Common Skin Rashes
How Is Atopic Eczema Treated? continued...
Other drugs that might be used for patients with eczema include antibiotics (to treat infected skin) and antihistamines (to help control itching).
Phototherapy is another treatment that helps some people with eczema. The ultraviolet light waves found in sunlight have been shown to benefit certain skin disorders, including eczema. Phototherapy uses ultraviolet light, either ultraviolet A (UVA) or ultraviolet B (UVB), from special lamps to treat people with severe eczema.
Risks associated with phototherapy include burning (usually resembling a mild sunburn), dry skin, itchy skin, freckling, and possible premature aging of the skin. Your health care professionals will work with you to minimize any risks.
Can Atopic Eczema Be Prevented?
Currently, there is no effective strategy for preventing atopic eczema, but the symptoms of the condition can improve. To improve the signs of eczema:
- Reduce stress
- Avoid scratchy materials (for example, wool) and chemicals such as harsh soaps, detergents, and solvents
- Moisturize frequently
- Avoid sudden changes in temperature or humidity
- Avoid situations that cause sweating and overheating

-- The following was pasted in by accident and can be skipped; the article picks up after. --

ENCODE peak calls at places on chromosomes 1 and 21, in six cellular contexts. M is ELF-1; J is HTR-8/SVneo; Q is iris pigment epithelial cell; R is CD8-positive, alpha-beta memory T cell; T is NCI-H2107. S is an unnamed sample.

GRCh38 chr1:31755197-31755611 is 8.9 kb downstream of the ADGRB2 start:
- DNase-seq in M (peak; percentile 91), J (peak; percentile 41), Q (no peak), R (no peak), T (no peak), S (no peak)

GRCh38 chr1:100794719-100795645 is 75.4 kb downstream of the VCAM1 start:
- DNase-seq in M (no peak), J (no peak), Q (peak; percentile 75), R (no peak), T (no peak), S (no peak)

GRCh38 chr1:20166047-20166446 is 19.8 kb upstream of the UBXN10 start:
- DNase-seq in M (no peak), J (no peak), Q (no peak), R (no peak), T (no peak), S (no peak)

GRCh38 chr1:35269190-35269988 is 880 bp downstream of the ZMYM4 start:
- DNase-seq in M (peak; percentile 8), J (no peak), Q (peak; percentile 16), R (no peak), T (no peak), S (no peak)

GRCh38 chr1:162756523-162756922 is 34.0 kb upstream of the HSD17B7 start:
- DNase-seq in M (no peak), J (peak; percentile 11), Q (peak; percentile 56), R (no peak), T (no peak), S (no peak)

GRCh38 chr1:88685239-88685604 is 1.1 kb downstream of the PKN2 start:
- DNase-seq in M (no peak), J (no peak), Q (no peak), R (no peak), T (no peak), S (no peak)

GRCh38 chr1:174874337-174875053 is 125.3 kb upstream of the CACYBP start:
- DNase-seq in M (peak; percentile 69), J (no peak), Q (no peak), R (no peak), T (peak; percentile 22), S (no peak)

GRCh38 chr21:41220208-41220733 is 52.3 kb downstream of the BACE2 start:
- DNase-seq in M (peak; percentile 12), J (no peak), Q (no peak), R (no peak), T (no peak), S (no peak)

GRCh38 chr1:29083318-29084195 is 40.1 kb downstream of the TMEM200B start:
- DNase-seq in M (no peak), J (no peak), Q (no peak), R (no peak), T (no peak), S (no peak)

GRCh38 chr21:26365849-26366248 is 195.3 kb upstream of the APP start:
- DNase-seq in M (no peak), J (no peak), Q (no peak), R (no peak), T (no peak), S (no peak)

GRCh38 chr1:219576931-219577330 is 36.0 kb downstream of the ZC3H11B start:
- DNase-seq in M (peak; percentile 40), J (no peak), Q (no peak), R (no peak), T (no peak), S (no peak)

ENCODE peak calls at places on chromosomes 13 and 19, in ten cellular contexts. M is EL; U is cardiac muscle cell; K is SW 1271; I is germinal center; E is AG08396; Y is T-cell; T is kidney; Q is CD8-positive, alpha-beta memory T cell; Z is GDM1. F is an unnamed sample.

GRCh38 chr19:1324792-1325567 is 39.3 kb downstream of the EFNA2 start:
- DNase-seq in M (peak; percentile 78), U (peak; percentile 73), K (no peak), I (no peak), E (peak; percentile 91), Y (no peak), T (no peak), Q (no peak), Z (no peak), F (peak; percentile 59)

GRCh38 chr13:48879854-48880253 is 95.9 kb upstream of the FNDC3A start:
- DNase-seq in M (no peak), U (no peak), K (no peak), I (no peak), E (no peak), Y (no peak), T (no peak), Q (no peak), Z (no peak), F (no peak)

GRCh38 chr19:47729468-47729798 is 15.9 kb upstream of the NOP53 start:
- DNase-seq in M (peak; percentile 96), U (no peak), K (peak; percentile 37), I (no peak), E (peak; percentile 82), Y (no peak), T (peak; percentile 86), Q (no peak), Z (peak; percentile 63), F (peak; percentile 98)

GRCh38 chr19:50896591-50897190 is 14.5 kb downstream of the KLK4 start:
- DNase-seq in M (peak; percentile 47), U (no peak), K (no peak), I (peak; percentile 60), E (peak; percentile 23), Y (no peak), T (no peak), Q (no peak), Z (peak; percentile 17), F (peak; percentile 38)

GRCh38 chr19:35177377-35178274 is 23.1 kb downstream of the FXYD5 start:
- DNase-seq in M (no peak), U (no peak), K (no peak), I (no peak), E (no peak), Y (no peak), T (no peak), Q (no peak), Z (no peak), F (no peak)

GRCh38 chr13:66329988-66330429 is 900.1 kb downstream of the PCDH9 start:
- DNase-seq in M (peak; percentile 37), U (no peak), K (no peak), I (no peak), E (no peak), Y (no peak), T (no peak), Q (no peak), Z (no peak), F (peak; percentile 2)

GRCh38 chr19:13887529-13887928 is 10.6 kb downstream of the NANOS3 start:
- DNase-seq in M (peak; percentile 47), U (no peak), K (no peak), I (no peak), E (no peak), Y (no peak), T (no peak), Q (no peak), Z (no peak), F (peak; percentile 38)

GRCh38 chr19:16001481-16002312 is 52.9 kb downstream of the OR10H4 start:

Granuloma Annulare and Your Skin
Granuloma annulare is a chronic skin condition that consists of a circular-shaped rash with reddish bumps (papules).
Most often, the condition affects children and young adults. Granuloma annulare is slightly more common in girls and usually is seen in people who are otherwise healthy.
What Causes Granuloma Annulare?
The cause of granuloma annulare is unknown.
What Are the Symptoms of Granuloma Annulare?
People who have granuloma annulare usually notice a ring of small, firm bumps over the backs of the forearms, hands, or feet. More than one ring may be noticed in some cases. The rash may be mildly itchy.
How Is Granuloma Annulare Diagnosed?
The condition is diagnosed by a doctor who may use a skin biopsy to confirm the diagnosis.
How Is Granuloma Annulare Treated?
Treatment of granuloma annulare often is not necessary, except for cosmetic reasons. In some cases, creams or ointments are used to help the bumps disappear. Some doctors may decide to freeze the lesions with liquid nitrogen or to inject steroids directly into the rings of bumps. Ultraviolet light therapy or oral drugs can be used in severe cases.
Lichen Planus and Your Skin
Lichen planus is a common skin disorder that produces shiny, flat-topped bumps that often have an angular shape and a reddish-purplish color. Lichen planus can occur anywhere on the skin but is often found on the insides of the wrists and ankles, the lower legs, the back, and the neck. Some people have lichen planus inside their mouth, genital region, hair, and nails. Thick collections of bumps may occur, especially on the shins.
Lichen planus occurs most often in adults aged 30 to 70. It is not common in very young or elderly people.